On Tuesday, Britain’s Guardian newspaper published an interview with American philosopher and gender theorist Judith Butler. In the interview, Butler argues that we should not be surprised that the category of women is expanding to include those who weren’t female at birth.

She says that while gender is something that has traditionally been assigned at birth, it comes with a slew of expectations. She argues that gender is something that is created during one’s life experiences and states, “we can take over the power of assignment, make it into self-assignment.”

Butler insists that while discussions have often centred around trans-women and their identity, she claims we “should be prepared and even joyous to see what trans men are doing with the category of ‘men’.”

However, a number of commentators noticed that the Guardian elected to omit part of their interview with Butler from the published article. Referencing texts shared online, social media users highlighted that Butler’s claim that radical feminists are allying with far-right groups to attack trans claims to self-assignment weren’t published.

“It’s quite a big cut,” actor David Paisley wrote on Twitter, asking “Wonder what prompted that? Don't you want people to be aware of how the far right are allying with anti-trans campaigners?” while sharing the omitted text.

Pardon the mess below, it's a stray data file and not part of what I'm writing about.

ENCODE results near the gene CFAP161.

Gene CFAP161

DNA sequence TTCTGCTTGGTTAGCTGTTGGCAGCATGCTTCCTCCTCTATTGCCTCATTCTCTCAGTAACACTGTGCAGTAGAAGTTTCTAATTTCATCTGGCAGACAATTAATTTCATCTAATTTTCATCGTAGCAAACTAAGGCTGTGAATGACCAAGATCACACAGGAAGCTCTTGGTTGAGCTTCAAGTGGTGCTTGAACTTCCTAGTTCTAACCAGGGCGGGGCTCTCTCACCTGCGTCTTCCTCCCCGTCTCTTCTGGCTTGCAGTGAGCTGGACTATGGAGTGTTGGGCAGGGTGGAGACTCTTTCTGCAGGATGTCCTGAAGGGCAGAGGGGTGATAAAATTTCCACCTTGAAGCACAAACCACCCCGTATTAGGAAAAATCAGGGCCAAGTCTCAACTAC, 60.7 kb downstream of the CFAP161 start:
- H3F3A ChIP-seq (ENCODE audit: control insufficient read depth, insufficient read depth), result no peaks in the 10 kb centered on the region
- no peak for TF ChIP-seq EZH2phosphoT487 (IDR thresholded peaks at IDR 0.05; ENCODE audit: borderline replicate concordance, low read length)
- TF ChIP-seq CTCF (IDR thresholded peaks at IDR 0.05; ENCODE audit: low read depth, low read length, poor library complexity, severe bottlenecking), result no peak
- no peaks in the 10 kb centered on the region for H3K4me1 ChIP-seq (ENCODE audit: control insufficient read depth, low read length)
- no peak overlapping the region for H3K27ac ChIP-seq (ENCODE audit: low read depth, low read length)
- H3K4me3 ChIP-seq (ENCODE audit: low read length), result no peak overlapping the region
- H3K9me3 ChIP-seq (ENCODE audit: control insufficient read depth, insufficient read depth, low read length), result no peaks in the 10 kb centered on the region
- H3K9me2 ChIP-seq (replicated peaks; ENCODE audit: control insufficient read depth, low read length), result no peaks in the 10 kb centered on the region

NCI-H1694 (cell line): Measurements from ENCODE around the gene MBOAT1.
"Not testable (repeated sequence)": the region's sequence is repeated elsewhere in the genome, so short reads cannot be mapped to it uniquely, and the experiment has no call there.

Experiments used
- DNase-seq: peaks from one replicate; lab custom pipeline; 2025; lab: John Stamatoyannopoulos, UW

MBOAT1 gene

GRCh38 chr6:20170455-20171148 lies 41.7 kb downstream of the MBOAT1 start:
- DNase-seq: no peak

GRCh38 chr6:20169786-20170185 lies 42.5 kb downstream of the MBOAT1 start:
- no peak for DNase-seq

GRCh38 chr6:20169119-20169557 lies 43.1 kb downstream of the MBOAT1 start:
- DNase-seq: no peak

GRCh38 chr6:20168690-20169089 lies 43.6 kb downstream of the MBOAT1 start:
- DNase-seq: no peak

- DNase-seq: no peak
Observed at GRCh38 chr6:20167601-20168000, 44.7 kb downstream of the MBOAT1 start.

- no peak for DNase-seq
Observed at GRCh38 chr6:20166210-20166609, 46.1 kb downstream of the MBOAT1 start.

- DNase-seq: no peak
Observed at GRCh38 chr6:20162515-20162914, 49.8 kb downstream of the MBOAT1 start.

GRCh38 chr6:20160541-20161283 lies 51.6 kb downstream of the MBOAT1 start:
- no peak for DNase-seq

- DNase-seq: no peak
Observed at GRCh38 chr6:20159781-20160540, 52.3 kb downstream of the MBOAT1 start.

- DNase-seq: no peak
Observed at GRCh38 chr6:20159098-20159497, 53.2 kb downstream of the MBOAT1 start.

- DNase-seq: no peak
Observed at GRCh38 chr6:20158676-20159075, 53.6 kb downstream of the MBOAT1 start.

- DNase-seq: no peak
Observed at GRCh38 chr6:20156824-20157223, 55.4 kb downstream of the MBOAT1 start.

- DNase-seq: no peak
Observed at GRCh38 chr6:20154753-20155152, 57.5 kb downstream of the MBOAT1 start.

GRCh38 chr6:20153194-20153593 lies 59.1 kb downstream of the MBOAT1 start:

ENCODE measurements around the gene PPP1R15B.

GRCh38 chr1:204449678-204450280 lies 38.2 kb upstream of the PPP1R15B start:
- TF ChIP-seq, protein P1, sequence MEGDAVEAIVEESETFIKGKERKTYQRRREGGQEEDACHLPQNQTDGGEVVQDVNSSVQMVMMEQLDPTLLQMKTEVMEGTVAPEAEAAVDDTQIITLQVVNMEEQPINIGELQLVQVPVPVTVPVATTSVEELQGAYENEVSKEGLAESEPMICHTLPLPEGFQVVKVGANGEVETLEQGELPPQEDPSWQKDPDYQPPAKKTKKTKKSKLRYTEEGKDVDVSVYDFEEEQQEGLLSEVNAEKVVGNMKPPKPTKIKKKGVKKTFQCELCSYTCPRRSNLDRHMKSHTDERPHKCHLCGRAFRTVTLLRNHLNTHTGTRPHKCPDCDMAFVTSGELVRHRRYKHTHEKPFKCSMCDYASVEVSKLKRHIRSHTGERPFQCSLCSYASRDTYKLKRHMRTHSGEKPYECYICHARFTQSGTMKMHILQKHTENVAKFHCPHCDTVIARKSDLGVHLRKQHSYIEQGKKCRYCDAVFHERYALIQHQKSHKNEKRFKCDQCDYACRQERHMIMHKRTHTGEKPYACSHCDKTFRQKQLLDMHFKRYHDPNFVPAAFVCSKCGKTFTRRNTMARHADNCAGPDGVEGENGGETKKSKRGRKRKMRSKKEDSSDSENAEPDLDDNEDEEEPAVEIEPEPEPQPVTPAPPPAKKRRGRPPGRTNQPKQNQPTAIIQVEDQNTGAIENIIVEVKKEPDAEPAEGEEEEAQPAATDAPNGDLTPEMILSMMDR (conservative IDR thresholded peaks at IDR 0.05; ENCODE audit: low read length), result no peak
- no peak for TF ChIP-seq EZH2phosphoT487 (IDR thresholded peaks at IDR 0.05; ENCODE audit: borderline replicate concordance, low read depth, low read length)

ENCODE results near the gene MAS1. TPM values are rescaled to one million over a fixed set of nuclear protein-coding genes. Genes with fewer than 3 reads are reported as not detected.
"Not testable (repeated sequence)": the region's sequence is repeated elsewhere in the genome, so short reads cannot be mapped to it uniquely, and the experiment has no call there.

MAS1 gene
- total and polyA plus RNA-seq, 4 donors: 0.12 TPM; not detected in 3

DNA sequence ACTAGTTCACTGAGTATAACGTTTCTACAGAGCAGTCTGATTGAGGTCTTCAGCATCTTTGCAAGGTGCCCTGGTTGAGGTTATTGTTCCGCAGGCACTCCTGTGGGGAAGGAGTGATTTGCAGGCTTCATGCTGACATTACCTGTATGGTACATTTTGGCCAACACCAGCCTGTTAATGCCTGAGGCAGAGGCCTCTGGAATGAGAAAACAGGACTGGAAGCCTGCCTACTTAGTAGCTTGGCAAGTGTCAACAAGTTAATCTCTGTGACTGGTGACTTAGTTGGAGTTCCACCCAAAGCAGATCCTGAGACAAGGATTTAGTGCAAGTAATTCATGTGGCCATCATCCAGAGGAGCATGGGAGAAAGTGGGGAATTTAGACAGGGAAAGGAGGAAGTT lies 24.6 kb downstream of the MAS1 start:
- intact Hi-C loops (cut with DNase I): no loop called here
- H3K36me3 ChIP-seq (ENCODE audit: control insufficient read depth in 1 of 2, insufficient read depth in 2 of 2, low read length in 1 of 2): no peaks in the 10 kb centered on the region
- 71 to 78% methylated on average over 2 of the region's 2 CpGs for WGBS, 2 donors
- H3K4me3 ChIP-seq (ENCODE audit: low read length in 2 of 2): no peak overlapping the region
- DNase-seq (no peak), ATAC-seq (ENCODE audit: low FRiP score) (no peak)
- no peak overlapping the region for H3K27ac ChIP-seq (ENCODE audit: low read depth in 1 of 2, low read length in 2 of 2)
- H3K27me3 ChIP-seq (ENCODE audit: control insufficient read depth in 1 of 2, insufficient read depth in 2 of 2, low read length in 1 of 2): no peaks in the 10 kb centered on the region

Another commentator accused the paper of “censoring” its own interview in order to “placate a fringe group of extremists.” Other social media users agreed, with one claiming the paper was “blighting its reputation and abandoning its writers to chase the approval of people who would destroy it,” namely ‘fascists’.

In the omitted interview text, Butler tells the outlet that the furore of radical feminists concerning an alleged indecent exposure incident at Wi Spa was followed by a bloody Proud Boys rally. “It is very appalling and sometimes quite frightening to see how trans-exclusionary feminists have allied with right-wing attacks on gender,” she stated, questioning whether it would continue.

She claimed that the “anti-gender ideology” is seeking to eradicate discourse on gender. The TERFs [trans exclusionary radical feminists] and the so-called gender-critical writers have adopted “a regressive and spurious form of biological essentialism,” and elected to ignore “important work in feminist philosophy of science showing how culture and nature interact.”

Doubling down, the philosopher claims that the anti-gender ideology is one of the most prominent strains of fascism in modern times.

Trans-gender debate has raged over the past year with numerous flash points including famous ‘Harry Potter’ author J.K. Rowling’s pleas that women should not give in to trans people and their demands to use women’s safe spaces. She was also accused of being transphobic after suggesting women should be called women and not “people who menstruate.”

Discourse reignited in August as Scottish feminist campaigner Marion Millar appeared at a Glasgow court, having been charged with hate crimes concerning several historic tweets that were deemed transphobic and homophobic. She was labelled a TERF by trans-campaigners.